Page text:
Being deaf effects 5 per cent of the world’s population, that’s 466 million people, of which 11 million are located in the UK making it the second most common disability.
But unfortunately, as an invisible disability, it often goes unnoticed, meaning that those who live with hearing loss can often be ignored or forgotten.
#DeafAwarenessWeek begins today. As an 'invisible' disability, good leaders exercise vigilance on this issue, which affects 11 million in the UK today and costs Europe an estimated €178 billion annually! That's equivalent to the GDP of the Netherlands. https://t.co/LYgrqrx9zV pic.twitter.com/DBh77qJw5a
— APS Intelligence (@APSintel) May 6, 2019
Types of hearing loss
Conductive hearing loss: conditions affecting the outer and/or middle ear causing hearing loss which is often treatable and may, therefore be temporary.
Sensorineural hearing loss: Disorders of the inner ear or central auditory system causes sensorineural hearing loss which is not normally medically or surgically treatable and is therefore, generally permanent.
Mixed hearing loss: When there is both conductive and sensorineural loss, the onset of a hearing loss can be sudden (a few days), rapid (a few months), or slowly progressive (a few years).
There are varying levels of deafness
Not all deafness is the same, some people can have a slight hearing loss whilst others have no hearing at all. It just depends on the individual and the cause behind the deafness.
The scale starts at mild and goes all the way to profound hearing loss, where the person can’t hear anything, in between is moderate and severe. The hearing loss also depends on the frequency as well, the likelihood of having the same hearing loss across all frequency is very unlikely.
For example, in my case, I have moderate hearing loss with low frequency sounds but severe hearing loss with high frequency sounds.
You can have progressive or stagnant hearing loss
Depending on what caused the loss of hearing, some people are lucky enough to have no change in their hearing loss in their lifetime, others are not. A person can go from having a mild hearing loss to being completely deaf in a few years.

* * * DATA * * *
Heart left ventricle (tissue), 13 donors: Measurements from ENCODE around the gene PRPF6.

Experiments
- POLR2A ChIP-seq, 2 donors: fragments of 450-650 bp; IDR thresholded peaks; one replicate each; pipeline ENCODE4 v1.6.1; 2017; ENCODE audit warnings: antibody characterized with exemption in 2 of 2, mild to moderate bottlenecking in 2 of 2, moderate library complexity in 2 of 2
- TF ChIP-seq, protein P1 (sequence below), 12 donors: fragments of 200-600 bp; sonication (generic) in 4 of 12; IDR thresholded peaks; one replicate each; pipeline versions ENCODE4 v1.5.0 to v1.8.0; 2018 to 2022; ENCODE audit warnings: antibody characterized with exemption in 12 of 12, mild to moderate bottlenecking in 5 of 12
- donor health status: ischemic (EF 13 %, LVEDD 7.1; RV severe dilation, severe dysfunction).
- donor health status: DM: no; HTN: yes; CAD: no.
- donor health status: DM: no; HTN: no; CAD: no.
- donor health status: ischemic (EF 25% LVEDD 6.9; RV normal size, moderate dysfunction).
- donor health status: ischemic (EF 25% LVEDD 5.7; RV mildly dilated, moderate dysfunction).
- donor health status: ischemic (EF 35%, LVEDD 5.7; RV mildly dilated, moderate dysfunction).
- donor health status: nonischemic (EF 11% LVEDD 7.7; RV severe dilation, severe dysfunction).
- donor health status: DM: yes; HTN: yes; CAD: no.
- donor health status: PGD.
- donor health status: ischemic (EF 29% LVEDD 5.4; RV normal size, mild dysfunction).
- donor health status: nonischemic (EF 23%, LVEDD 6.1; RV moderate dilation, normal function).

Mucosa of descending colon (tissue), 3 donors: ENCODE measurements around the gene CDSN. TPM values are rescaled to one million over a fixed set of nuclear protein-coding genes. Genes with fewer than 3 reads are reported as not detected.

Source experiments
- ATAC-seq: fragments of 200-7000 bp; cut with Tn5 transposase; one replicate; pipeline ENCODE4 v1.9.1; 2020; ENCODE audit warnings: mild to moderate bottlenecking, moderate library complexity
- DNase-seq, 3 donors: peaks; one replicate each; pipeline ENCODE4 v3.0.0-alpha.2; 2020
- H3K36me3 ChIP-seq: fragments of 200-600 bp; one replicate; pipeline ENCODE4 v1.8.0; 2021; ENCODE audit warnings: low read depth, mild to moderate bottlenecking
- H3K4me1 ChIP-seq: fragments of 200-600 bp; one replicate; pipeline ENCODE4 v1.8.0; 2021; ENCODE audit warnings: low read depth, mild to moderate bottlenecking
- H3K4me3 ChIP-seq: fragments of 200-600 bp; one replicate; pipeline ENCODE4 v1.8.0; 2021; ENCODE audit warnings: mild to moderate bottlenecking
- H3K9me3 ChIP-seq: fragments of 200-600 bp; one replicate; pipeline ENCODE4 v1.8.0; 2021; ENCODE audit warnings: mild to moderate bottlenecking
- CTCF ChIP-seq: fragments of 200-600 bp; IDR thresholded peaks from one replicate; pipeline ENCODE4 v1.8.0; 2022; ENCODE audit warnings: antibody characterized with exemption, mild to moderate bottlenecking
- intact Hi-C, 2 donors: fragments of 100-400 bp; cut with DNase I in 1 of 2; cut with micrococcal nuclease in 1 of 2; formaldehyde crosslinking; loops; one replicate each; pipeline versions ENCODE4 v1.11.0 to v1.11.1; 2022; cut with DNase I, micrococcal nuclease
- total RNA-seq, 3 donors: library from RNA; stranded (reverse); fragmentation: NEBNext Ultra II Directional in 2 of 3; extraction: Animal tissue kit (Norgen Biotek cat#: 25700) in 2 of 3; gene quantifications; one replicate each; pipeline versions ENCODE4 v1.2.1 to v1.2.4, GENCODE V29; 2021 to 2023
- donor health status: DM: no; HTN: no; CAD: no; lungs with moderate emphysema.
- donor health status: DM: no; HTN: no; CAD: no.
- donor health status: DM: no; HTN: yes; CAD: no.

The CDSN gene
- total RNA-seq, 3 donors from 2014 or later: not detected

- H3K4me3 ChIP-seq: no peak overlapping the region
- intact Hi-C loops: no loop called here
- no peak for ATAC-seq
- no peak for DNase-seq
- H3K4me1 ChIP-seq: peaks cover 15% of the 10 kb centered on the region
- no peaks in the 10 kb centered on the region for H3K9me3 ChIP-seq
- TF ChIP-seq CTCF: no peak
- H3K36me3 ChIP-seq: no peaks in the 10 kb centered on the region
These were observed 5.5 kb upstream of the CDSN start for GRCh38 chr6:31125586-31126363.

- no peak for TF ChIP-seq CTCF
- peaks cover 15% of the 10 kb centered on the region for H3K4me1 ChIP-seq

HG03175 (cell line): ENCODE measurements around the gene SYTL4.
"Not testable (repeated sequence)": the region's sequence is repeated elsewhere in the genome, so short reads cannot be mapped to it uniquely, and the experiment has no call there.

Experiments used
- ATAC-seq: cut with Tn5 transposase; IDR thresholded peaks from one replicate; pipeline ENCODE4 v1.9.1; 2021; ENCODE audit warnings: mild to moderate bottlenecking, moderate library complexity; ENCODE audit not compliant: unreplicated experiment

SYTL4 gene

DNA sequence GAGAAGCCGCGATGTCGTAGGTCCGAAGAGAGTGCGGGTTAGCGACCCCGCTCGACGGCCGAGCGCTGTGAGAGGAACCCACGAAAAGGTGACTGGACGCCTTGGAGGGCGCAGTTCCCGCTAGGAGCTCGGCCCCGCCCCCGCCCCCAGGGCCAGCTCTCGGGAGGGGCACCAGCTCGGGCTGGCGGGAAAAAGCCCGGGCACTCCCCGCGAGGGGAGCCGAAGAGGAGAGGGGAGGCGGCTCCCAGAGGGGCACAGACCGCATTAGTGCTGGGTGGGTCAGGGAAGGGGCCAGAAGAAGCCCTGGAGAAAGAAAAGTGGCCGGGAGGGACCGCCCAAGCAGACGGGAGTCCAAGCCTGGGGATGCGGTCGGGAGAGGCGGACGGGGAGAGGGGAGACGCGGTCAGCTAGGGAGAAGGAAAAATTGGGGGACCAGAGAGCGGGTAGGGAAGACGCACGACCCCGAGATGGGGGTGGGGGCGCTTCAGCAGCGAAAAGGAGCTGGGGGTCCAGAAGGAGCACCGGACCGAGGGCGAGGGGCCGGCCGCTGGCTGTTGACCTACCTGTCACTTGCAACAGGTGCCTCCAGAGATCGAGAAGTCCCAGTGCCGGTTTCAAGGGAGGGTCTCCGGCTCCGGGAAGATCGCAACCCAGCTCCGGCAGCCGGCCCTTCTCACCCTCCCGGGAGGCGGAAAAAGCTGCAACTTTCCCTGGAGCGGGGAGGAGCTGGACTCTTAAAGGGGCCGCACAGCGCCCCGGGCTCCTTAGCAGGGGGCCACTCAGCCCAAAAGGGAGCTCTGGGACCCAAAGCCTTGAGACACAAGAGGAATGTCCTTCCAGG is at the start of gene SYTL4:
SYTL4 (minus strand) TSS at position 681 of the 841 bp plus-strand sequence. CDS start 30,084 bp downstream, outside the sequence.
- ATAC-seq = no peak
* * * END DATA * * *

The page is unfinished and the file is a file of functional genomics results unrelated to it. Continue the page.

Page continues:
There are several ways to help hearing loss, hearing aids, cochlear implant or signing/lip reading
There are so many different ways that we can help someone’s hearing loss, the most common is a hearing aid. A hearing aid is a small amplifying device which is specially made for the individual’s ear, it is for those who have a partial hearing loss.
Another option is a cochlear implant, this is an electronic device that stimulates the auditory nerve through electrodes placed in the cochlear of the inner, allowing some severely deaf people to perceive sounds. This requires surgery and can have side effects so it is not always an option for some people.
For those who choose not to have a hearing aid or a cochlear implant, the only other options that can help them is sign language and lip reading. Sign language is normally used amongst those with severe hearing losses, this is because their hearing loss isn’t suitable to hearing aids and they either don’t qualify for a cochlear implant or choose not to have one.
Lip reading is commonly used by all deaf people, even if they have a hearing aid or cochlear implant. This is because even with additional help, deaf people can’t hear everything so having this extra skill does make a difference, especially in social situations where the background noise is loud.
Not every deaf person knows sign language
A question that every deaf person gets is “do you know sign language?” or “can you teach me some sign language?” and it’s not offensive at all because it is a valid question, but not every deaf person knows sign language. This is because for some people, if they can have a cochlear implant or a hearing aid, learning sign language could be detrimental because they rely too much on signing rather than listening.
That being said, I do believe that sign language is something that should be taught in schools, especially since hearing loss is the second most common disability in the UK.
Causes of hearing loss
Hearing loss is associated with many different conditions, it can be caused by mental health conditions, such as dementia, as well as physical health conditions such as diabetes, cardiovascular disease, anaemia and chronic kidney disease. These conditions tend to bring hearing loss later on in life.
In terms of hearing loss from birth (congenital hearing loss) the causes are not always clear, it is a hereditary condition but in most cases the gene needs to be present in both parents
For more information visit the National Deaf Children’s Society